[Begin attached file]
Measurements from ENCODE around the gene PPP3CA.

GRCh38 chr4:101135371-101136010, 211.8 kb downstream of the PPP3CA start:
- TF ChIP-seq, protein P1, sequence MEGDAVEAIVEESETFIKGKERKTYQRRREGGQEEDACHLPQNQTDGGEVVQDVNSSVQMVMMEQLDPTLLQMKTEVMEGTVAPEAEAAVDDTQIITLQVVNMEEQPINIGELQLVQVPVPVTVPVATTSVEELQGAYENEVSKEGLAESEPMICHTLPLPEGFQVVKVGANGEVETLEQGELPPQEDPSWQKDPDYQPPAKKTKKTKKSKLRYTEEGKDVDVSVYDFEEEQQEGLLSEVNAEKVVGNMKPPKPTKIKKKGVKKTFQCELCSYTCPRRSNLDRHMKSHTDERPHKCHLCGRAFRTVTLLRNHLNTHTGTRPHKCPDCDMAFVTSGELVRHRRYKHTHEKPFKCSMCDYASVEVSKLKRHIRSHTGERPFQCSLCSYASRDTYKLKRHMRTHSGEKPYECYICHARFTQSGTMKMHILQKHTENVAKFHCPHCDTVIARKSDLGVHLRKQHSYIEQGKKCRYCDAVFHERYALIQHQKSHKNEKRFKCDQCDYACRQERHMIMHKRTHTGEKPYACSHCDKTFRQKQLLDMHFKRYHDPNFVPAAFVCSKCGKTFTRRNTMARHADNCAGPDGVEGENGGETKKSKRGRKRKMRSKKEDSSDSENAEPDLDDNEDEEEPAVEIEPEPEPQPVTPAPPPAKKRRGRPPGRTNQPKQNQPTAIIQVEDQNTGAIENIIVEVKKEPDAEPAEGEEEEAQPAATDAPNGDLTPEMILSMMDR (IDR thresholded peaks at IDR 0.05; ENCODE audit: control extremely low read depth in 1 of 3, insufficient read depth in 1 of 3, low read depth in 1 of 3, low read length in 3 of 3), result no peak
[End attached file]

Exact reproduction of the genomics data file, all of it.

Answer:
Measurements from ENCODE around the gene PPP3CA.

GRCh38 chr4:101135371-101136010, 211.8 kb downstream of the PPP3CA start:
- TF ChIP-seq, protein P1, sequence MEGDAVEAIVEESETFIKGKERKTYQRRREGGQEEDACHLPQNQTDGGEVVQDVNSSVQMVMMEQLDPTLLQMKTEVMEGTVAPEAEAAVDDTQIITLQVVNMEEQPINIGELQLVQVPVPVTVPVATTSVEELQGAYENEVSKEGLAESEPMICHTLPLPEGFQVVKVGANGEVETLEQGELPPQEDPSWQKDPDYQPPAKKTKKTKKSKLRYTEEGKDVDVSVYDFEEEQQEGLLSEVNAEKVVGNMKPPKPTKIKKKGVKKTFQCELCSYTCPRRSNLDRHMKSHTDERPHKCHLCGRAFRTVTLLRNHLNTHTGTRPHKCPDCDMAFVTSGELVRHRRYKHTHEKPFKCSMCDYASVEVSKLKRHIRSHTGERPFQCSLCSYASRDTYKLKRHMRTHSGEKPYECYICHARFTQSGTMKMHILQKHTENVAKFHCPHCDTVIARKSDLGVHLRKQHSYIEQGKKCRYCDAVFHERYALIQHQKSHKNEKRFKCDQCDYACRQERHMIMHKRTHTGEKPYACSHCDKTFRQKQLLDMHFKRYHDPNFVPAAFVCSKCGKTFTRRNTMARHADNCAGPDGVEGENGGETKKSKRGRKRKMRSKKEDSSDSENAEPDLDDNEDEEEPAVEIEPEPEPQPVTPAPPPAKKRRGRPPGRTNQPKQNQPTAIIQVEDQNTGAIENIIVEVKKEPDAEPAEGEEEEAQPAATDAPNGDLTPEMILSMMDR (IDR thresholded peaks at IDR 0.05; ENCODE audit: control extremely low read depth in 1 of 3, insufficient read depth in 1 of 3, low read depth in 1 of 3, low read length in 3 of 3), result no peak